Measure B would double VTA’s sales tax. This is intolerable, when the Measure fails in three distinct policy areas:
- BART to San Jose and Santa Clara is a horribly wasteful and ineffective response to the commuting challenges of Santa Clara County residents.
- The continued funding of highways is ultimately futile, as congestion will merely continue to get worse. See this study to learn how highway widening increases greenhouse gases over the long run.
- While Silicon Valley desperately needs great transit, VTA continues to operate a hopelessly ineffective transit system. Its plans allocate little of the Measure A proceeds to an Santa Clara County transit network.
The Sierra Club/Communities for a Better Environment suit seeks a reduction in greenhouse gases and air pollution that affects communities of color in West Oakland. The “Bay Area Citizens” suit is a right-wing challenge to what it views as an assault on Americans’ God-given right to live in suburbs. The Building Industry Association suit makes interesting claims that have never been litigated: that the regional plan violates SB 375 by not providing for feasible levels of housing for the entire population of the Bay Area, including in-commuters from the Central Valley.
For the associated documents, see the bottom of this page.
In its August 26 meeting, the Committee approved a consensus plan including the following elements that had been proposed by TRANSDEF: a North-South bikeway on the railroad trestle, if feasible; improved merging of E. Sir Francis Drake Blvd. with I-580; and an added eastbound lane on E. Sir Francis Drake Blvd.
Marin County has become known lately for very vocal opposition to the Bay Area’s regional plan. TRANSDEF published an opinion piece on recent overreactions to regional planning. In an effort to foster an informed dialogue over housing issues, the Marin County League of Women Voters has published Dispelling the Myths Surrounding Affordable Housing.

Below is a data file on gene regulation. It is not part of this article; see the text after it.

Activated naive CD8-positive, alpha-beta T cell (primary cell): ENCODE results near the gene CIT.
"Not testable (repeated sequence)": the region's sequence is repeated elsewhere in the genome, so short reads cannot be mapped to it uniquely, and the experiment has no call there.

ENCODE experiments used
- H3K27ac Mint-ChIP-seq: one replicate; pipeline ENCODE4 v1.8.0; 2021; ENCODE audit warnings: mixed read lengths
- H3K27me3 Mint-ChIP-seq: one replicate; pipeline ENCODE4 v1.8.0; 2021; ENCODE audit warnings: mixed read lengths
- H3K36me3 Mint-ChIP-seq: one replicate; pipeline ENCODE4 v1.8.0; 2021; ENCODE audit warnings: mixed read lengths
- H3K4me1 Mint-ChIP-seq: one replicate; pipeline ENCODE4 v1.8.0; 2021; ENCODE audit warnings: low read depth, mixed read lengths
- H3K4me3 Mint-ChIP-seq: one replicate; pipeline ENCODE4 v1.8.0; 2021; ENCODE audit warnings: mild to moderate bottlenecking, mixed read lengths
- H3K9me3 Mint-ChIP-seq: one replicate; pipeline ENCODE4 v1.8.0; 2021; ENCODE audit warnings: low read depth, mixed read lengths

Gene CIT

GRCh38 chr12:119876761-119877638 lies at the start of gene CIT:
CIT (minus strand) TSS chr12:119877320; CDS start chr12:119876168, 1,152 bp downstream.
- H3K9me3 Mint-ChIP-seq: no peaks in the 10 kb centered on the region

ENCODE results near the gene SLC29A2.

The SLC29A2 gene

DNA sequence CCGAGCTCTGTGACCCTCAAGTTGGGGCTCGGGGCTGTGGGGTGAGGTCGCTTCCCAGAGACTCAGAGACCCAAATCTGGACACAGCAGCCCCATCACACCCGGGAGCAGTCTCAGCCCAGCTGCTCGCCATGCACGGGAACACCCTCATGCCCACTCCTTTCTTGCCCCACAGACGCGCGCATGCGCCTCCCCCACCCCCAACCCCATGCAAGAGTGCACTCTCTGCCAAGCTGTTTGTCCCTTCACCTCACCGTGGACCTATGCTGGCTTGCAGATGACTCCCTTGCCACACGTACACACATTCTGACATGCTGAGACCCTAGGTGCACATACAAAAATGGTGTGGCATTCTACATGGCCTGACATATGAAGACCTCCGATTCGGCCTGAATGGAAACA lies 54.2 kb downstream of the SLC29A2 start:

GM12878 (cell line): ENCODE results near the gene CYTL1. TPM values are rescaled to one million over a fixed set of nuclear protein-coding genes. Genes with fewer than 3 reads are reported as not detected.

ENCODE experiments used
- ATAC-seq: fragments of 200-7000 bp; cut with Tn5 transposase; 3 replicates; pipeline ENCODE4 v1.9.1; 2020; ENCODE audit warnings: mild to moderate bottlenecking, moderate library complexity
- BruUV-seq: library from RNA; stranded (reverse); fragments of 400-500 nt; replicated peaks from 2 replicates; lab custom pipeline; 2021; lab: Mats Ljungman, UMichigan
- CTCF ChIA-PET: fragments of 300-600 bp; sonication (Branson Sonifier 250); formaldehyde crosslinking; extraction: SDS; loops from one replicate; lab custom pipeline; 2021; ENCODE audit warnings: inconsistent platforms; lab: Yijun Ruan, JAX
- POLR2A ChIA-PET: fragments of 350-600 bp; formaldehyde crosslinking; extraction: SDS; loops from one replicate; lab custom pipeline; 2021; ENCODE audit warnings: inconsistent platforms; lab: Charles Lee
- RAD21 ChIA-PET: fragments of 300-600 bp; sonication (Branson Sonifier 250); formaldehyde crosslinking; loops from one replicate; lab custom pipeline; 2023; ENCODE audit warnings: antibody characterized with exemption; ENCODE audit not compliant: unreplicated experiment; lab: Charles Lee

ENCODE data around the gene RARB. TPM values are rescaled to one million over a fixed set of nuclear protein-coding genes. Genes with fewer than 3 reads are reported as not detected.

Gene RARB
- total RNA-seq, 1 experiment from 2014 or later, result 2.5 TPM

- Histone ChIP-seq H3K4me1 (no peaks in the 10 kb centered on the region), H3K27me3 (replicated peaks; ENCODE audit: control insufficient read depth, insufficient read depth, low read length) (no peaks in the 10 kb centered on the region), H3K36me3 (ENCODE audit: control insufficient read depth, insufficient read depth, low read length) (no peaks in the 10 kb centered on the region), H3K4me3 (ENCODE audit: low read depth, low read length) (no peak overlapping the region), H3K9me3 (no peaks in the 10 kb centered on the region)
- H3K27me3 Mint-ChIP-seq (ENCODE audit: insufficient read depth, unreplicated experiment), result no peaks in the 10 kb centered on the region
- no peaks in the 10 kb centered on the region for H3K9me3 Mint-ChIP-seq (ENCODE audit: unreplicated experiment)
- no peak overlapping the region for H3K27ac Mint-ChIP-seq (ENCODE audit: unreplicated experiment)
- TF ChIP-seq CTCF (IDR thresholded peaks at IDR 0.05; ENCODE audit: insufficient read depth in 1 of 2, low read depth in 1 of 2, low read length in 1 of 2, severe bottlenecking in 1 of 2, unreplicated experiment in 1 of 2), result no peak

Independently of anything the regional agencies do, the nine-county Bay Area is growing in population and getting wealthier, so, inevitably, it is changing. That means that the region is in transition. The aspect that concerns us is a needed transition from the present land use/mobility system to a new one.
The old, existing system is based on the single-family house, the personal automobile and the freeway. It handles growth mainly through outward spatial diffusion, or sprawl. It has grown up over decades, and has become our thoroughly familiar environment. We have all deeply adapted to it. It is individualistic, and not egalitarian. Growing up in times of economic success and prosperity, it offers what people believe is freedom. Therefore, on the basis of inertia alone, the traditional layout has support from the very large share of the population (and public and private administrative structures) that are comfortable in it and who want to preserve what is known and good. Read More...
TRANSDEF’s Comments to the
Transportation Authority of Marin
Regional Transportation Plan Discussion, 10-27-11
You have the authority to set a
very new direction for transportation in this county.
But you would never know it by reading the staff
report. Judging by the report, this agenda item
appears to be just another routine item.
The whole point of this agenda item last month had been to ask you what weight to give to each of the RTP candidate priority criteria. But that focus has been buried. It isn't at all clear what you are expected to do with this item. If you had been properly briefed by staff, you would recognize this item as the ultimate transportation policy setting discussion.
In my view, this is yet another in a long history of presentations shaped to maintain the status quo. TAM's predecessor agency had an ugly practice of keeping decision makers in the dark, so as to have staff positions rubber-stamped.